March 2021 March 2021 CEE Macro & Strategy Research CEE Quarterly thanks to the government’s large footprint in the economy. Public investment will remain the biggest growth driver in 2021. Turkey is the only CEE country to avoid a recession in 2020, but its growth rate was below potential and could exceed potential only temporarily in 2021. …with services lagging in the We assume that bullwhip effects will die down before year-end, paving the way for industrial recovery… output to accelerate and for employment and wages to recover. Services will lag in the recovery, despite an expected rebound over the summer if the pandemic is brought under control. Demand is not an issue, as CEE households are currently in a better financial position than they were before the COVID-19 pandemic4. …and net exports contributing In both EU-CEE and the western Balkans, we expect foreign demand to recover in 2021 and only in 2021 net exports to contribute to growth. In 2022, imports could outpace exports if domestic demand recovers further and commodity prices remain high. However, extended basic balances will remain positive in all countries but Romania, as inflows from the EU could pick up further5 and FDI is likely to recover. Equity FDI will flow mostly to countries where large investment projects had been planned before the pandemic and/or where governments have made rapid progress in attracting investors involved in the production of electric cars. However, the sharp rise in intercompany lending registered by Hungary shows that some foreign investors may prefer debt over equity when financing their EU-CEE subsidiaries due to preferential tax treatment. Infrastructure spending could lead the investment recovery in 2021, with capex starting to Infrastructure to outpace other investment pick up towards the end of the year. Like households, companies in EU-CEE and the western Balkans have improved their net financial position since March 2020, but would need demand to rebound and idle capacity to be utilized in order to restart productive investment. Russian GDP is expected to The Russian economy is also expected to return to pre-crisis levels of activity before the end grow by 2.5-3% in 2021-22 of the year, with growth expected in the 2.5-3% range in 2021-22. The credit impulse will continue to fuel domestic demand growth at least in 2021, with the increase in corporate and mortgage lending catching up to the CEE loan boom registered in the second half of the last decade. Russia missed that boom because its economy was adjusting after the Crimean crisis. Tighter monetary conditions may have a limited effect on credit growth, as admitted by CBR Governor Elvira Nabiullina. However, household income has been falling in real terms since 2013 and there is limited scope for consumer demand to grow beyond the increase in leverage. Moreover, the rapid increase in mortgage lending is further reducing net disposable income, reining in consumption growth. Fiscal and monetary tightening could prevent economic growth from accelerating in 2022. Investment will rely on public projects, which failed to pick up in the past, despite the National Priority Projects launched in 2005 and revamped in early 2021. We expect net exports to contribute to growth at least in 2021 amid larger volumes of commodity exports. Turkish GDP is expected to Turkey’s economic outlook may be more volatile than that of the rest of CEE. Turkey’s credit- grow by 4.7% in 2021 and dependent growth engine may be revving up ahead of yet another acceleration in lending 2.3% in 2022, below potential after the management change at the central bank. However, the scope for cutting rates is limited and comes at the risk of further depreciation and diminishing access to foreign funding6. Since 2010, credit impulses have increased in amplitude and frequency, but their impact on growth has diminished due to the uncertain outlook. This is unlikely to change in 2021-22 and we expect GDP growth at 4.7% in 2021 and 2.3% in 2022, thus falling back below potential next year. More importantly for the political leadership of the country, unemployment could rise further as Turkey prepares for elections in 2023 or, potentially, 2022. 4 For details, please see the EEMEA Country Note “CEE: Private sector in a good position to restart spending” from 3 March 2021. 5 This is also the case for the western Balkans, as shown in the EEMEA Country Note “Not alone: Financial support of the Western Balkans” from 20 January 2021. 6 Please see pages 26-27 for details. UniCredit Research page 9 See last pages for disclaimer.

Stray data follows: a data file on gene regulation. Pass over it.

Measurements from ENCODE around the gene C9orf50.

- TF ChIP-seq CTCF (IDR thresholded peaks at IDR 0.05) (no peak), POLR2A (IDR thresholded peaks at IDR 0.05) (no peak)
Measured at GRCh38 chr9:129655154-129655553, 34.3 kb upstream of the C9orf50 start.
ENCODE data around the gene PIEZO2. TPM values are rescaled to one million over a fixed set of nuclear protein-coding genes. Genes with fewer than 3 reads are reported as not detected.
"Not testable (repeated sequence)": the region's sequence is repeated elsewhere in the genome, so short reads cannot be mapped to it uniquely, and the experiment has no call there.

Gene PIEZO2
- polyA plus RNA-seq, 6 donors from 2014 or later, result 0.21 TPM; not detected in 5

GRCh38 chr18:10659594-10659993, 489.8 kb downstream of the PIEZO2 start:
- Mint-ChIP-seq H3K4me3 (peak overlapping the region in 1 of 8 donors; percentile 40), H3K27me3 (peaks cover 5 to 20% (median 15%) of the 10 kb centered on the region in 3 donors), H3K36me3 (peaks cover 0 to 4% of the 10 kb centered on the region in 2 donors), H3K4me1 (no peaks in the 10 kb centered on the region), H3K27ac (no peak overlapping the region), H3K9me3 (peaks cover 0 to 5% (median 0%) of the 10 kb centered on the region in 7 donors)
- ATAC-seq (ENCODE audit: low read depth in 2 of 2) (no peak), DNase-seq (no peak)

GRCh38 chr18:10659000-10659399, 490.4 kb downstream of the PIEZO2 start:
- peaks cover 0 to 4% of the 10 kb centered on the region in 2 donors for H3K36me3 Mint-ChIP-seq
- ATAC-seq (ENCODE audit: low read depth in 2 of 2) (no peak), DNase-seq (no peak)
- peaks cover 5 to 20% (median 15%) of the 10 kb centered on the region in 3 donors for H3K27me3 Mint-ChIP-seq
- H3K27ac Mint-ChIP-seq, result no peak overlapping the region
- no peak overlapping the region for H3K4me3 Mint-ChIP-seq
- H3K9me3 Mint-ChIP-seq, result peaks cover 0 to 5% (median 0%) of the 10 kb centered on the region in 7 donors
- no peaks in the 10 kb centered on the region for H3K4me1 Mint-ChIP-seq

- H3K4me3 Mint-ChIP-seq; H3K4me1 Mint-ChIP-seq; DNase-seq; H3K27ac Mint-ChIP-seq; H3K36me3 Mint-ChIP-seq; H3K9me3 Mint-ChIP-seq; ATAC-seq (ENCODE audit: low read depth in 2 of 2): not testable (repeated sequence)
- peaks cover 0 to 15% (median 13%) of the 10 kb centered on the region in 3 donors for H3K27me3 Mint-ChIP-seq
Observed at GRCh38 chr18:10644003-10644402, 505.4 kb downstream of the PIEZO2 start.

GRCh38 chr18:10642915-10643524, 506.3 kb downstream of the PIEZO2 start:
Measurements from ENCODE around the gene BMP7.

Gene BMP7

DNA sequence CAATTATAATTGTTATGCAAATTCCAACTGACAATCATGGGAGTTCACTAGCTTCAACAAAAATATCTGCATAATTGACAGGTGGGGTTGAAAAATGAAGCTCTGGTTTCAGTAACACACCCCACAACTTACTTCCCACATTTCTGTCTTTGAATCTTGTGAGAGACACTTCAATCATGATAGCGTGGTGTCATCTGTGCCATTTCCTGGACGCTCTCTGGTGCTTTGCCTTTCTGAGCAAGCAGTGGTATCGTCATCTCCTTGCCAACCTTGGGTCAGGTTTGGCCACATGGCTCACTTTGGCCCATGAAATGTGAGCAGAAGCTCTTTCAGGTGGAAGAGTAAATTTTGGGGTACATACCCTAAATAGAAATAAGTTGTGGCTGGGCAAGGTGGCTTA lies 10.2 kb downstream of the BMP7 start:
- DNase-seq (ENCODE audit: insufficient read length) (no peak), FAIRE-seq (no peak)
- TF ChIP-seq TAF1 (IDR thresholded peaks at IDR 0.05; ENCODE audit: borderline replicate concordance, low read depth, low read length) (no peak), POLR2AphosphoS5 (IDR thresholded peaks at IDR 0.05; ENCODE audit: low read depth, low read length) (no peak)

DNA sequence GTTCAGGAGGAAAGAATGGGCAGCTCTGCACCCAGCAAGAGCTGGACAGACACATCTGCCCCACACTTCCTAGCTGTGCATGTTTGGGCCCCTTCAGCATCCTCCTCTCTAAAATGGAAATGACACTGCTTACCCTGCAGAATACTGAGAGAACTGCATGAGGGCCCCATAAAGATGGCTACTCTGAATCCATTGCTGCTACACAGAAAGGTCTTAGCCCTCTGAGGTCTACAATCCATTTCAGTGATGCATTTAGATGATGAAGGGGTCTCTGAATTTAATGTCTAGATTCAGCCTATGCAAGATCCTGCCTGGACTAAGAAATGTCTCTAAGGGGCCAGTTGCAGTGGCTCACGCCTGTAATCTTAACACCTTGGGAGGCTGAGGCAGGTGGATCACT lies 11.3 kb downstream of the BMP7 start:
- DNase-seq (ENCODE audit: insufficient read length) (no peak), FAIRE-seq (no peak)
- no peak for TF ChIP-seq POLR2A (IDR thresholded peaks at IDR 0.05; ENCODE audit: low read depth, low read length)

March 2021 March 2021 CEE Macro & Strategy Research CEE Quarterly CHART 9: CEE: RECOVERY STARTING IN 2021… CHART 10: …AND CONTINUING IN 2022 Private consumption Public consumption Private consumption Public consumption yoy (%), yoy (%), pp Fixed investment Net exports Fixed investment Net exports pp Inventories, error GDP Inventories, error GDP Hungary Hungary Romania Romania Turkey Turkey Croatia Croatia Poland Poland Slovenia Slovenia Serbia Serbia Russia Russia Bulgaria Bulgaria Slovakia Slovakia Czechia Czechia -4.0 -2.0 0.0 2.0 4.0 6.0 8.0 -2.0 0.0 2.0 4.0 6.0 8.0 Source: Eurostat, statistical offices, UniCredit Research 5. Capital flows: better than other EM Capital outflows from EM due to rising US Treasury yields again highlight the privileged EU-CEE shielded by flows from the EU position of EU-CEE as the recipient of large net transfers from the EU (Chart 11). Before the end of April, all EU-CEE countries will have to submit their frameworks for spending NGEU funding. Negotiations with the European Commission (EC) could last until the end of June or even longer. In our view, the main points of divergence will be the large share of funding that EU-CEE countries would like to allot to developing their transport infrastructure, which is not a priority for the EC, and the funding of recurring expenditure. The likely compromise will be to transfer part of the planned spending on infrastructure from the NGEU to the 2021-27 EU budget. If spending frameworks are approved before mid-year, the first funds could already start flowing in this year, with a significant pick-up in 2022. However, these are not the only transfers that EU-CEE benefits from. Remaining funding from the 2014-20 EU budget will continue to arrive until 2023, with pre-funding from the new EU budget also expected to start flowing before year-end. While EU-CEE countries are considering borrowing from the NGEU, they will first draw loans from SURE, the facility that supports labor markets, whose funding will be available until 1Q22. While many EU governments speak about re-shoring and the need to shorten supply chains, we see limited interest at European companies to bring manufacturing closer to Europe. Moreover, labor shortages persisted during the COVID-19 crisis in all EU-CEE countries and this could be a deterrent to moving production lines from Asia back to Europe, especially in car manufacturing. The sectors in which EU companies may be more interested in developing further capacity closer to home are pharma and chemicals. In the western Balkans, we expect FDI to cover C/A deficits, with the EU chipping in additional funding. Russia helped by high In Russia, high commodity prices and tighter fiscal policy will help replenish FX reserves. The commodity prices country remains an outlier among large EM, due to its low external debt and diminishing reliance on foreign borrowing. In Turkey, external debt could be rolled over only in part if funding is less available and/or Risk of external deleveraging in Turkey more expensive. This may limit the C/A deficit, since FDI is likely to remain much less than the trade shortfall. Recent inflows into TURKGBs could be reversed, putting additional pressure on FX reserves. We were expecting the CBRT to start amassing FX reserves under the guidance of former governor Naci Agbal. The opposite could happen following his recent dismissal, with net reserves at risk of remaining negative (Chart 12). UniCredit Research page 10 See last pages for disclaimer.